Drug Laws of the Netherlands

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-Drug Laws of The Netherlands –
Is a Permissive Legal System Better than a Restrictive One in the Case of Drugs?

The Netherlands is one of the most highly developed countries in the world. It is an international, well-integrated country with policies that are among the world’s most liberal. In fact, The Netherlands has perhaps the most liberal view on drug use than any other country and has even gone to the extreme of extraordinarily relaxing its laws regarding ‘soft’ drugs.
However, a common misconception about drugs in the Netherlands is that people believe they have been legalized there. Rather, cannabis and its by-products, marijuana and hashish, have merely been decriminalized. This means that the sale and use in moderate amounts of marijuana and hashish is not prosecuted.
This begs the question: Is a permissive legal system more effective than a restrictive system in the case of soft drugs? This paper examines the attitude of law enforcement in The Netherlands regarding soft drug use and assesses whether or not The Netherlands’s permissive system is a successful one.

Soft Drug Decriminalization in The Netherlands
Contrary to popular belief, when the Dutch parliament revised the country's drug laws in 1976, it did not actually legalize any narcotic substances. Rather, it separated illegal drugs into two distinct categories: drugs with unacceptable health risks (such as heroin and cocaine), which were classified as "hard drugs,” and drugs with a lesser medical risk (such as cannabis), which were classified as "soft drugs" (Bransten, para. 3). The Dutch Parliament then decided to decriminalize soft drugs.
Because of this determination, throughout The Netherlands so-called "coffee shops” have opened. In these coffee shops, people are able to purchase limited amounts of cannabis and smoke a marijuana joint without fear of prosecution (Bransten, para. 4). These activities are not legal per se, but the local police do not monitor or prosecute them.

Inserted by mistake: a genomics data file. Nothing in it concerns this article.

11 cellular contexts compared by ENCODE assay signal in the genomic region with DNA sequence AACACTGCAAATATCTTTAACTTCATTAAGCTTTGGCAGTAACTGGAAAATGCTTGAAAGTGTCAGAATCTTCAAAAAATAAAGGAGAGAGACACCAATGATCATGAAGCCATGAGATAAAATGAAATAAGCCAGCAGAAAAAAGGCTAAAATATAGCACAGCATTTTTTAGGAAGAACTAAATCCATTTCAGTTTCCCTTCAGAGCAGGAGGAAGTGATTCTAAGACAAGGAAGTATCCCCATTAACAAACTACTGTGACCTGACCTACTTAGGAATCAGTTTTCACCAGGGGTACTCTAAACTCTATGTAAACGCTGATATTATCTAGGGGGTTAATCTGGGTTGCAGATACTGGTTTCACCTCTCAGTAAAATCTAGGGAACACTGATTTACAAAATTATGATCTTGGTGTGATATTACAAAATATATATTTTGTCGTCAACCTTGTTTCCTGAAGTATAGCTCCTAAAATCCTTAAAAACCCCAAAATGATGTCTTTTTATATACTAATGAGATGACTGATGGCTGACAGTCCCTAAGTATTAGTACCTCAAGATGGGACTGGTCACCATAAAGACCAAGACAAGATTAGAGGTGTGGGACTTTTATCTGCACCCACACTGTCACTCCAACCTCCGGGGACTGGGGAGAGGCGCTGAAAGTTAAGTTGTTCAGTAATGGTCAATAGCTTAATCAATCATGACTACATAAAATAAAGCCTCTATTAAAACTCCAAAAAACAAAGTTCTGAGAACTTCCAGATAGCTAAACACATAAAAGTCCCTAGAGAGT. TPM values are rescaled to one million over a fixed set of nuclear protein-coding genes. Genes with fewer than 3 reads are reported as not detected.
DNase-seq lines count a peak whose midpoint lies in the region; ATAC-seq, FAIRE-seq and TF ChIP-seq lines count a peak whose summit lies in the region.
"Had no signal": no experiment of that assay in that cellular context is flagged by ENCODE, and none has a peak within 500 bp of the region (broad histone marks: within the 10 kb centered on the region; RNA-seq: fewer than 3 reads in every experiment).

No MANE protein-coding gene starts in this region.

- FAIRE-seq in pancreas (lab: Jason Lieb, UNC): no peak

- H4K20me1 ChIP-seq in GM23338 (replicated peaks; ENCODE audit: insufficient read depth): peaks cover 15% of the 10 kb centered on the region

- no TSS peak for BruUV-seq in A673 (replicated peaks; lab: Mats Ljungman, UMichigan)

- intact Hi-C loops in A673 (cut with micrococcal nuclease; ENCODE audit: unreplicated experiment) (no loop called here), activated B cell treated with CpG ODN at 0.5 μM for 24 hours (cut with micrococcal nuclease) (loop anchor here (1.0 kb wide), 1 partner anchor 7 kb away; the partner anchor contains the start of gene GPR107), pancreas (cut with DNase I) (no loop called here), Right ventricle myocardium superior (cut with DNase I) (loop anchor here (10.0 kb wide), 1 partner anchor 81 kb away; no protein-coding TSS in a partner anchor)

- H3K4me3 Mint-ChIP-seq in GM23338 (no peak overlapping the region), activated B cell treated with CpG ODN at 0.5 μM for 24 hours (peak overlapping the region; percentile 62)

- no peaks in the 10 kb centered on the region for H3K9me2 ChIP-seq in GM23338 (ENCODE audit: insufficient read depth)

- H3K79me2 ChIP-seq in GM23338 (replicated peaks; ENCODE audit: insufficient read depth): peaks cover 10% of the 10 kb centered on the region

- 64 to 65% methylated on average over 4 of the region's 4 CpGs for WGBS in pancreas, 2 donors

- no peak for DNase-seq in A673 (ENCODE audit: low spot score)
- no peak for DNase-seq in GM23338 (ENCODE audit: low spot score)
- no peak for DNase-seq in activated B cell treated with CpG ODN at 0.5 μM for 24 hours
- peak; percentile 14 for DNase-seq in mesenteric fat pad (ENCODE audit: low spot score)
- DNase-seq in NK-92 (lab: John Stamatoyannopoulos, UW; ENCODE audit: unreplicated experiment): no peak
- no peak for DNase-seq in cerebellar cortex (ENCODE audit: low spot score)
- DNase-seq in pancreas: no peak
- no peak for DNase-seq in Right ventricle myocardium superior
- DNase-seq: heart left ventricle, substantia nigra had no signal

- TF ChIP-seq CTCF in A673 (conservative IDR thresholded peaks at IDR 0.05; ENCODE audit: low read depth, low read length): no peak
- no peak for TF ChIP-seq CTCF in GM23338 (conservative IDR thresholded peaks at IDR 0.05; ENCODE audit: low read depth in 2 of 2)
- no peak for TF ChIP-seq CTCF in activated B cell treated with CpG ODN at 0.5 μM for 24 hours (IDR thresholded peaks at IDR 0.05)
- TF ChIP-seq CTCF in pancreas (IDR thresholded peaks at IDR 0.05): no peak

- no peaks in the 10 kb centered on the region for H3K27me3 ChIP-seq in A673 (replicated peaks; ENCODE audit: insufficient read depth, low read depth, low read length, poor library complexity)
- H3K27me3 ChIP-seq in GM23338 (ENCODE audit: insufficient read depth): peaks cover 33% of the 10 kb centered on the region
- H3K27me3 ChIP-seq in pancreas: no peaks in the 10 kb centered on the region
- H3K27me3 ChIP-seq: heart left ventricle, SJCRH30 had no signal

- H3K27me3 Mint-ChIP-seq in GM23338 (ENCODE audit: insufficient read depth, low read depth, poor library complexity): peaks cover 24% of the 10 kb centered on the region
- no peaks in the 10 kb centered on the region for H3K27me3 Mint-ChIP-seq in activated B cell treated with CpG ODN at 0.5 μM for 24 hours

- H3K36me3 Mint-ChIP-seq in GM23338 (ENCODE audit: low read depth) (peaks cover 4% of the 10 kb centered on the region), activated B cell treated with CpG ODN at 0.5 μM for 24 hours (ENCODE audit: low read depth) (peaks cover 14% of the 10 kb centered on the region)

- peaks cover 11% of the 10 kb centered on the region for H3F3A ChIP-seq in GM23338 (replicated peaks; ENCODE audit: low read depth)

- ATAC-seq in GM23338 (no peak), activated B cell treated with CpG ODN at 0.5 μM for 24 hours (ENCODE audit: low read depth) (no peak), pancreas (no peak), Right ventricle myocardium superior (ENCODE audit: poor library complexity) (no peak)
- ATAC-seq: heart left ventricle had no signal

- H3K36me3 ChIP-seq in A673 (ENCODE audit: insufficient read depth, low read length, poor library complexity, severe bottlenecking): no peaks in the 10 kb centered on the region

The rationale behind the Dutch parliament’s decision was that the use of marijuana among the Dutch population was increasing, and rather than bog down the legal system, Dutch politicians decided to decriminalize marijuana (Bransten, para. 4). The other benefit of the policy, as the Dutch politicians and general public see it, is that “it isolates the hard drug market from the...

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...s not occurred in The Netherlands as a result of decriminalization of drugs. In fact, the majority of research and statistics show that the Dutch have no more drug problems than most neighboring countries which do not have "liberal" drug policies.

While some people continue to claim that the permissive Dutch drug policy has led to an increased amount of drug use in that country, the majority of statistics tend to refute this. Overall, it appears that a permissive soft drug policy is certainly as effective, if not more so, than a restrictive system.


American Civil Liberties Union. ACLU Paper #19 - Against Drug
Prohibition. 1996. Available at: . Retrieved June 6, 2003.

Bransten, Jeremy. Europe: Drugs -- Dutch Practice Liberal Policies
(Part 2). Radio Free Europe. 28 November 2000. Available at: . Retrieved June 5, 2003.

Reinarman, Craig. “The Dutch example shows that liberal drug laws can be beneficial.” In: Scott Barbour (Ed.), Drug Legalization: Current Controversies. San Diego: Greenhaven Press, 2000, pp. 102-108.

Voth, Eric A., and Ambassador Melvyn Levitsky. Contemporary Drug
Policy. 1/21/2000. Available at: . Retrieved June 5, 2003.

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